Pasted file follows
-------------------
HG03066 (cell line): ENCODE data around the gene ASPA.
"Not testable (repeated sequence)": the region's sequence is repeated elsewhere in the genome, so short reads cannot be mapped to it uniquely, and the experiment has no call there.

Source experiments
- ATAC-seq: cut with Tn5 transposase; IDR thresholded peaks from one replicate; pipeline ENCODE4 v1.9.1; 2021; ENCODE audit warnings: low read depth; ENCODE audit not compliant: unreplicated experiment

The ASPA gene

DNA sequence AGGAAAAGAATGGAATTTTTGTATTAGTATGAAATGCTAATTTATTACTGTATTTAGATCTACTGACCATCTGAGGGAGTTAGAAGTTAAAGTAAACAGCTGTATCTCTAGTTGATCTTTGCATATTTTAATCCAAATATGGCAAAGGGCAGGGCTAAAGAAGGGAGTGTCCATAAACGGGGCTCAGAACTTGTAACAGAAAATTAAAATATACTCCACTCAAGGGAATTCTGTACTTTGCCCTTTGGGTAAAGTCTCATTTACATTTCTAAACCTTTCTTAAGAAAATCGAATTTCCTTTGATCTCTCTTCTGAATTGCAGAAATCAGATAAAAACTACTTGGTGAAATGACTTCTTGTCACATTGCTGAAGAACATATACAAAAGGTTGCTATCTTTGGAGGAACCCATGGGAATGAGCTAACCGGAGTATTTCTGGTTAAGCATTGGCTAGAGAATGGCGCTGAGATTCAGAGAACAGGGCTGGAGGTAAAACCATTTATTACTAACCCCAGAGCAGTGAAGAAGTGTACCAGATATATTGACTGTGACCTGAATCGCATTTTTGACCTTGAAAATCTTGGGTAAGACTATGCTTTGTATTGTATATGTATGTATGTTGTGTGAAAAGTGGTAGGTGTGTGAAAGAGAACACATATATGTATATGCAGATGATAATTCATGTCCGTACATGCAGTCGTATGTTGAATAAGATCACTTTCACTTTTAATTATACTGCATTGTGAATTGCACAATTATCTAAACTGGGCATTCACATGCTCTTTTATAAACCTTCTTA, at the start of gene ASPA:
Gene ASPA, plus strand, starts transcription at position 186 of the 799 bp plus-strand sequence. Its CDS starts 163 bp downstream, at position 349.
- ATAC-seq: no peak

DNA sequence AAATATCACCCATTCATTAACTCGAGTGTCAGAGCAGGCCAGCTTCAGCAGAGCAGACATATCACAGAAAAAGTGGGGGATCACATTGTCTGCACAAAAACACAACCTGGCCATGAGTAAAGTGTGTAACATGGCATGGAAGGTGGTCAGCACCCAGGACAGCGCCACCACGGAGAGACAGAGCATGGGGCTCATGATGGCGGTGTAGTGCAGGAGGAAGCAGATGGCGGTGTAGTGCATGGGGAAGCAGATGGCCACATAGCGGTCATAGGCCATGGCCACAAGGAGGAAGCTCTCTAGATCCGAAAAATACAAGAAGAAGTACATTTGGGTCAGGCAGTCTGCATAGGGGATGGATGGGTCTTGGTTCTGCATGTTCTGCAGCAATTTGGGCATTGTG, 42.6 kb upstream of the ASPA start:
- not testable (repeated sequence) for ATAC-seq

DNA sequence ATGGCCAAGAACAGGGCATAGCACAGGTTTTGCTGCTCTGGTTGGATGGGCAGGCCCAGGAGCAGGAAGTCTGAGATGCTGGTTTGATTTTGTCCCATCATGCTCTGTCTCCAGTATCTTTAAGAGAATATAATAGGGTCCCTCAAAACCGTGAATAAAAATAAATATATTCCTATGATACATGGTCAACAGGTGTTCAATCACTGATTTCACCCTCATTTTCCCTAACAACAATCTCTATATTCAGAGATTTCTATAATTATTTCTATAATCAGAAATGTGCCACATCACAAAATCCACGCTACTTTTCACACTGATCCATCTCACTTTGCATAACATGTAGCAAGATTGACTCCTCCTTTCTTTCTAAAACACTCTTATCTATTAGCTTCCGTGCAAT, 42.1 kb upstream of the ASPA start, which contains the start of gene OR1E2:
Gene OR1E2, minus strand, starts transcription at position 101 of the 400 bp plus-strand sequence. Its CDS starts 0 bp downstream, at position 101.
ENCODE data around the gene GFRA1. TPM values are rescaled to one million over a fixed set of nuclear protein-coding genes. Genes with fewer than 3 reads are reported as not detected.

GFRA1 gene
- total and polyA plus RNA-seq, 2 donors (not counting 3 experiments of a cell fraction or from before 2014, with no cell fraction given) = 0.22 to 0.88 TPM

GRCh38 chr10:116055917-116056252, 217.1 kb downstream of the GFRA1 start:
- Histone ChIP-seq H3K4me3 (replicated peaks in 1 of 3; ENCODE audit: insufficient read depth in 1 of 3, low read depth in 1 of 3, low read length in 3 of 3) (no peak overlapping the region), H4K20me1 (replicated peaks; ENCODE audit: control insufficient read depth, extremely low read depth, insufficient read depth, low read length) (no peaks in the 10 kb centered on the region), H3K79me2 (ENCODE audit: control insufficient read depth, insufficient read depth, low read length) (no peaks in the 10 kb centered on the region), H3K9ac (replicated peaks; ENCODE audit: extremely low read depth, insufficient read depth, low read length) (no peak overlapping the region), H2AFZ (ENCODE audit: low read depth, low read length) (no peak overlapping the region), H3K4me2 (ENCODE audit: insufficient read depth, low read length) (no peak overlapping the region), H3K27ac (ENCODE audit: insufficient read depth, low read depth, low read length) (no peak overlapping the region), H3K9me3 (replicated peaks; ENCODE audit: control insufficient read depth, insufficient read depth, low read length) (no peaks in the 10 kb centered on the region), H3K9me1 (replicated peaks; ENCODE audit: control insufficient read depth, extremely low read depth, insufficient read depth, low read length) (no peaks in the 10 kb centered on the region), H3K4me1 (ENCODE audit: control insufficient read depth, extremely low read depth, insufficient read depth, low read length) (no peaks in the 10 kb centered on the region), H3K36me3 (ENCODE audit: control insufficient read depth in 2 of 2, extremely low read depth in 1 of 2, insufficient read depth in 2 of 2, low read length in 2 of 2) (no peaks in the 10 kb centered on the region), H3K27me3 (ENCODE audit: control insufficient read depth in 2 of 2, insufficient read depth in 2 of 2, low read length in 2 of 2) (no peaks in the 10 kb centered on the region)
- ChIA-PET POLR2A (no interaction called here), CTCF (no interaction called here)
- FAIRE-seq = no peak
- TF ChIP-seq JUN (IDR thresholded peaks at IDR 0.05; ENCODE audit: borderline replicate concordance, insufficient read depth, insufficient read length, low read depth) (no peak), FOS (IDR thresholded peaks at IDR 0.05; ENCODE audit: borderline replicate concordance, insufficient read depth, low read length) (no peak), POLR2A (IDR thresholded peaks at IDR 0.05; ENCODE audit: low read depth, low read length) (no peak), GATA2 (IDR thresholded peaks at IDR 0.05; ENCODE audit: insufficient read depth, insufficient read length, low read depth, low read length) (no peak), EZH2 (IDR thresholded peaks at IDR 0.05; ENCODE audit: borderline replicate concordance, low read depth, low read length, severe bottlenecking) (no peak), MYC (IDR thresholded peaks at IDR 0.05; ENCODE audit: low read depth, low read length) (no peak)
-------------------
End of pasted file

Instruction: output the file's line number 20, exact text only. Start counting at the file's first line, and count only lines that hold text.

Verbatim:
- TF ChIP-seq JUN (IDR thresholded peaks at IDR 0.05; ENCODE audit: borderline replicate concordance, insufficient read depth, insufficient read length, low read depth) (no peak), FOS (IDR thresholded peaks at IDR 0.05; ENCODE audit: borderline replicate concordance, insufficient read depth, low read length) (no peak), POLR2A (IDR thresholded peaks at IDR 0.05; ENCODE audit: low read depth, low read length) (no peak), GATA2 (IDR thresholded peaks at IDR 0.05; ENCODE audit: insufficient read depth, insufficient read length, low read depth, low read length) (no peak), EZH2 (IDR thresholded peaks at IDR 0.05; ENCODE audit: borderline replicate concordance, low read depth, low read length, severe bottlenecking) (no peak), MYC (IDR thresholded peaks at IDR 0.05; ENCODE audit: low read depth, low read length) (no peak)